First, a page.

Renner had hoped the city would provide more funding through its new Transient Guest Tax Grant Fund program. The GoFourth! festival sought $19,200 in funding from the transient guest tax program, which is funded through the special tax that hotel patrons pay. But the city decided to provide $5,000 instead, which is consistent with what the city has provided to the fireworks show in the past, Renner was told.
As a result, Renner has started a fundraising effort on the website GoFundMe. He’s seeking $5,000 by June 1 to fund the fireworks show.
“I just hope that the citizens of Lawrence want to blow up their money in the air like the rest of us do,” Renner said.
Renner even has a slogan for the effort: More bucks for the bang.
As for other details of the festival, it will continue to be free to the public to attend, Renner said. Plans call for the event to begin at 3 p.m. and end at 10 p.m. The fireworks show is scheduled to begin about 9:30 p.m. Renner has arranged for shuttles to take people from two city parking garages — the one near the library and the one near the arts center — to Burcham Park. First Student will be providing the buses, and Renner said he’s secured funding for the shuttles from the convention and visitors bureau.
In other news and notes from around town:
• Renner said his GoFourth! efforts aren’t interfering with his production of the Lawrence Busker Festival. The wacky downtown event that features street performers of many different types is set for May 27-29, which is Memorial Day weekend. Last year was the first year for the event to be held at the beginning of summer instead of the end, and Renner said it was a no-brainer to keep the event in May this year.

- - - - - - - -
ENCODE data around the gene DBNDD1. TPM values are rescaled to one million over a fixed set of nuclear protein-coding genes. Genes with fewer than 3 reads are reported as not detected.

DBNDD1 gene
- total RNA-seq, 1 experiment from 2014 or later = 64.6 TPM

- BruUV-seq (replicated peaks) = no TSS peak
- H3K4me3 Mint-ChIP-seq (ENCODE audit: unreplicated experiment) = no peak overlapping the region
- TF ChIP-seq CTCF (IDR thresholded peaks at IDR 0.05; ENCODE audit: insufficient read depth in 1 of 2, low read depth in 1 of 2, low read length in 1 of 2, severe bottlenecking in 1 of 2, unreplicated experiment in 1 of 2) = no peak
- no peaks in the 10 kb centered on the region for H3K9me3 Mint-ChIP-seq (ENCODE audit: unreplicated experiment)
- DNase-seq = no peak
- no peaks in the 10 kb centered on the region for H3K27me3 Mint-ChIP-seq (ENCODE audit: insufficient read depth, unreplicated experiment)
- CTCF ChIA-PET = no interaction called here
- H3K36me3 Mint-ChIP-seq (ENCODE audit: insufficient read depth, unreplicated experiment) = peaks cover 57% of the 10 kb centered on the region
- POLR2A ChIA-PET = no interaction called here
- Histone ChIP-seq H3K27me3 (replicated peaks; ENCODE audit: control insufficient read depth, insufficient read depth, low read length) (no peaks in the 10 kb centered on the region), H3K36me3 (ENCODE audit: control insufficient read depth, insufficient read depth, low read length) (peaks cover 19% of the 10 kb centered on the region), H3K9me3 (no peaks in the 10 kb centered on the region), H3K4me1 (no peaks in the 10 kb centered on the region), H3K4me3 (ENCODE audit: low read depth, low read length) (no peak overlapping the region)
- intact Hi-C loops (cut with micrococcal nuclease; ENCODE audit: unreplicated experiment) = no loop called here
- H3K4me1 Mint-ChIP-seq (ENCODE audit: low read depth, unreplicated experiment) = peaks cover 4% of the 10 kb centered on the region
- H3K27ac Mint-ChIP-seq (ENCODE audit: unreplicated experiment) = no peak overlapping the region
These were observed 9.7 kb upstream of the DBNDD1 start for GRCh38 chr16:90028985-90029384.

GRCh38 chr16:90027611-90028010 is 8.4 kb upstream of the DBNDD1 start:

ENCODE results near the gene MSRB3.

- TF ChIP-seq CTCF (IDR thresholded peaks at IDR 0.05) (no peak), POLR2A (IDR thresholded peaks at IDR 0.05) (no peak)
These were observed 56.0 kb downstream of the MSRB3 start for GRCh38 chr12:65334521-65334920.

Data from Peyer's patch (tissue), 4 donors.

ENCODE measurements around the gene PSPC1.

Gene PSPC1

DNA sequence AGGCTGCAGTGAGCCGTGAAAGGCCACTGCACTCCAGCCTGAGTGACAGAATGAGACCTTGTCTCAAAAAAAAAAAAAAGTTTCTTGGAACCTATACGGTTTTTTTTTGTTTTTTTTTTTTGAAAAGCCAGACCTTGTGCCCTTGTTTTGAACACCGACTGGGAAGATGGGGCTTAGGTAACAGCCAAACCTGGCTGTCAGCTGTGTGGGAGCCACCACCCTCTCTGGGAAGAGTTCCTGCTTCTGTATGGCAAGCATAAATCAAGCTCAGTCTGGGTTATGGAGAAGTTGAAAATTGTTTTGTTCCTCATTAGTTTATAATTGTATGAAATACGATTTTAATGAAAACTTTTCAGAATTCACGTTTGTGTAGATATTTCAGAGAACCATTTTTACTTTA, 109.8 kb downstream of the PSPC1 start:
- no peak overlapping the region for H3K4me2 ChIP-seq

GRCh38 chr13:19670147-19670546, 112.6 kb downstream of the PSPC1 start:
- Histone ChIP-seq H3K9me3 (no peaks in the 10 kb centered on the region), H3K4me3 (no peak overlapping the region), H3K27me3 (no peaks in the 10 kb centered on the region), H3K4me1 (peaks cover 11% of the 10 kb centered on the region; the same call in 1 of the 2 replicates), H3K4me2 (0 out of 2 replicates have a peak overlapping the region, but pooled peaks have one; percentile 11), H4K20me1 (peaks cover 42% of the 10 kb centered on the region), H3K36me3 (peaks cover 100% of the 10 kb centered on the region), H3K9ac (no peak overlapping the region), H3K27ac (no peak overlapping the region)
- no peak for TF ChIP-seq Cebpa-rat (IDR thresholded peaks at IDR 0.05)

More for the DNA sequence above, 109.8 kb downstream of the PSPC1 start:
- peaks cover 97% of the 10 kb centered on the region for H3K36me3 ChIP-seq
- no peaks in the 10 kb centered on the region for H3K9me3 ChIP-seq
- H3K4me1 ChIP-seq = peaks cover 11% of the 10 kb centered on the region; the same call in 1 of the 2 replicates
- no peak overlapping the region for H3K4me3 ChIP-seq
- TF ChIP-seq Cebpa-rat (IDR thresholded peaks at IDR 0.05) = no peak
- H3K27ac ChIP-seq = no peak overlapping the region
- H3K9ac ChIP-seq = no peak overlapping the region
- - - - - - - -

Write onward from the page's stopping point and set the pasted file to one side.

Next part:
“The event just got so much better, and so many people showed up,” Renner said.
Renner is estimating about 20,000 people over three days will attend the festival. He has 20 acts booked for five stages that will be operating in downtown.
The Busker Festival, which started nine years ago, has turned into a real business for Renner. He has a company — Busker Festivals Inc. — that organizes the events around the country. Thus far, he’s produced busker festivals in Tulsa and Austin, and he’s working on a project in Kansas City, and has been approached by Columbia, Mo.